MONTREAL – A draft law in Quebec, Canada, which could forbid government employees from wearing religious symbols and clothes in the workplace – including the Muslim headscarf – has sparked debate ahead of elections in the French-speaking province.
The proposal has come from the ruling Party Québécois (PQ), which has held power since 2012. PQ premier, Pauline Marois, is set to call an election on Wednesday in a renewed push for Quebec’s independence from Canada.
Muslim and Sikh communities in Quebec have reacted against the proposed bill, sparking arguments on state secularism, with a new survey revealing that a majority of people believe the legislation targets Muslim women who wear headscarves. Findings from Canadian research company, EKOS, showed that almost 80 percent of English-speaking respondents and 70 percent of ‘allophones’ (non-native English or French speakers) thought the bill aimed at banning women from wearing a headscarf.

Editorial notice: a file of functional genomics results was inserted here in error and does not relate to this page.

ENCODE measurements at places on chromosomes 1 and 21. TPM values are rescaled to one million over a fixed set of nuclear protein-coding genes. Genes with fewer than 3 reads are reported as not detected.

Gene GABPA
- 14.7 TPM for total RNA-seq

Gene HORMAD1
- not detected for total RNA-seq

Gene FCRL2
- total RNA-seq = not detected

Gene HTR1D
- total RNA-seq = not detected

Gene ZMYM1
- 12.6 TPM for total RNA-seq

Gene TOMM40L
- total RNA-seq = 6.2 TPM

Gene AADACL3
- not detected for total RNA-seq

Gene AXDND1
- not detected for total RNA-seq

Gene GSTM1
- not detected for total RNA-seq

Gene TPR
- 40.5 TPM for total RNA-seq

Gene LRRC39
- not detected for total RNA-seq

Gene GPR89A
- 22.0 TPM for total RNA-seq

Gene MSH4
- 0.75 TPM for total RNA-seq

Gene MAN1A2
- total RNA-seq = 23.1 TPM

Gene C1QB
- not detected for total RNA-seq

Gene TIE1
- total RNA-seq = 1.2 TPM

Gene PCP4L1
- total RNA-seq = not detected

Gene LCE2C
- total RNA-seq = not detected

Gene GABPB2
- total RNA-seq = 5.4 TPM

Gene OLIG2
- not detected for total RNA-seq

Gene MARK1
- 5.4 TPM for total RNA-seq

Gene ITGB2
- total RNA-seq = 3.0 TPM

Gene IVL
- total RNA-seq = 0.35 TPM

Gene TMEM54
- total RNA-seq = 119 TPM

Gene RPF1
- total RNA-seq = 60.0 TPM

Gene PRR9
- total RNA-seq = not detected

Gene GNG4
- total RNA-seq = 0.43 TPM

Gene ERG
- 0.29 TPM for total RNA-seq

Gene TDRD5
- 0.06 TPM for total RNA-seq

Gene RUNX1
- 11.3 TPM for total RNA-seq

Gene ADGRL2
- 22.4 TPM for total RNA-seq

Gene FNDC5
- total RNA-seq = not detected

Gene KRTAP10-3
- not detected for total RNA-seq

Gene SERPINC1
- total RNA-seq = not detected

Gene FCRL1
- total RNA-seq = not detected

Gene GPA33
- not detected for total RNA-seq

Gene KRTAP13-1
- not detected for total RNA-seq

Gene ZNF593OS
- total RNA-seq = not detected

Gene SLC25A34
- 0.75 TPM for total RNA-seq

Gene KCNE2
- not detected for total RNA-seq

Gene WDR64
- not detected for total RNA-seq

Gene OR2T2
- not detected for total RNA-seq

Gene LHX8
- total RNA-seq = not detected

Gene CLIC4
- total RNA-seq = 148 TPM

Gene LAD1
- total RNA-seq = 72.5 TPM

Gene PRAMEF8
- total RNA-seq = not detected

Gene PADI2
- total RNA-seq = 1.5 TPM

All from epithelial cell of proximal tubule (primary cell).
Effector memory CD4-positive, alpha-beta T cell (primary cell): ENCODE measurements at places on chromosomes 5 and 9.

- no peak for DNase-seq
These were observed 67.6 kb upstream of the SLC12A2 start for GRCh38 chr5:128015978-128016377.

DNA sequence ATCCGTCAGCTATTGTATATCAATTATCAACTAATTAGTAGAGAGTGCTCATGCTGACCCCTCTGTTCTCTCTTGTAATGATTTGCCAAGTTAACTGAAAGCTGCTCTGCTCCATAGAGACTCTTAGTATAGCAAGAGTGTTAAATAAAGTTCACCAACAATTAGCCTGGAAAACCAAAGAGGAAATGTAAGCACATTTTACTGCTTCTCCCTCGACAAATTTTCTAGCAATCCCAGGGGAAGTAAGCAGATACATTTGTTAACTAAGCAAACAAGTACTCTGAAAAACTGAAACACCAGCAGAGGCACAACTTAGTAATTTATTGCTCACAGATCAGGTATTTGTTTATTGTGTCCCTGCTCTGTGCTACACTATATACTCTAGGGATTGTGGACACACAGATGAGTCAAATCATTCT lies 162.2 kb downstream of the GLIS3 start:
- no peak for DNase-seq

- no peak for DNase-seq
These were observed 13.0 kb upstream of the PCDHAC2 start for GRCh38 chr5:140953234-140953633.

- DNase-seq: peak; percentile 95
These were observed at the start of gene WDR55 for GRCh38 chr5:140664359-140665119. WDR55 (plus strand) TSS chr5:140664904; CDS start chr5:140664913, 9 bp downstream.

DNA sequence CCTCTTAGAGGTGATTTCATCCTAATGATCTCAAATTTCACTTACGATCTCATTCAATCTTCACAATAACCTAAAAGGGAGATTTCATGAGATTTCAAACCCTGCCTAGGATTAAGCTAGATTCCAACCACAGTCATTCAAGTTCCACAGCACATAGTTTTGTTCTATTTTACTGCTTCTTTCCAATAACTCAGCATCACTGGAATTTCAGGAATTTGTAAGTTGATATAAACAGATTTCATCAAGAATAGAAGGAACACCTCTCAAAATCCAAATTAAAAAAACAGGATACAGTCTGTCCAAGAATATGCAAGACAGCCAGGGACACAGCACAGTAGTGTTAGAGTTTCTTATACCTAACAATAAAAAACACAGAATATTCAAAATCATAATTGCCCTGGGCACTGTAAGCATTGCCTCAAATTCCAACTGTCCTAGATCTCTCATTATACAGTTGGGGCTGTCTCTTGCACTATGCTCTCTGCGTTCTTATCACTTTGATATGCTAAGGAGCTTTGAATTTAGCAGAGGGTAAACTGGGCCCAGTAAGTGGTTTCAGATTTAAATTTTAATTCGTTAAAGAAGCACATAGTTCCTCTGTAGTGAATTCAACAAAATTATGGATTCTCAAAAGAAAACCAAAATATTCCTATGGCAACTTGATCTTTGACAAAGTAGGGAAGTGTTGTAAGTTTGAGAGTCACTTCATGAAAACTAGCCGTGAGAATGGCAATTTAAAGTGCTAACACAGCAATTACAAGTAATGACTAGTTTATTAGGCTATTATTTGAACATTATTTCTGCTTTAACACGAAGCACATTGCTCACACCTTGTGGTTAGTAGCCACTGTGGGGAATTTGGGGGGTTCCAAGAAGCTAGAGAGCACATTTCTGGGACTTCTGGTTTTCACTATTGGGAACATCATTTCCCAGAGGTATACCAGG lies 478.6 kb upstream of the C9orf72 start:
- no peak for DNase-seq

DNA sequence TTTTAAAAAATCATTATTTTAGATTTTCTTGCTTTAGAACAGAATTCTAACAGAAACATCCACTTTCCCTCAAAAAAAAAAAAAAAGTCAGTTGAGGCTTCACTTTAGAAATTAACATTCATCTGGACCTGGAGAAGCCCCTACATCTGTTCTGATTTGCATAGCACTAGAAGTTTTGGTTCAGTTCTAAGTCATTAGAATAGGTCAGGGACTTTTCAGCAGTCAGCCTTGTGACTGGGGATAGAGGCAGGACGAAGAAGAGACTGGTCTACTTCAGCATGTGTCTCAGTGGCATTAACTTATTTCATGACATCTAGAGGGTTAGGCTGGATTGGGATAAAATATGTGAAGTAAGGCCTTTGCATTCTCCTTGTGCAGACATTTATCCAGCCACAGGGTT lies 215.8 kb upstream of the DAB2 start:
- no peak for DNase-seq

If the law came into force it would ban Jews from wearing kippahs, Sikhs from wearing turbans, Christians from wearing crucifixes and Muslim women from wearing headscarves when working in government institutions.
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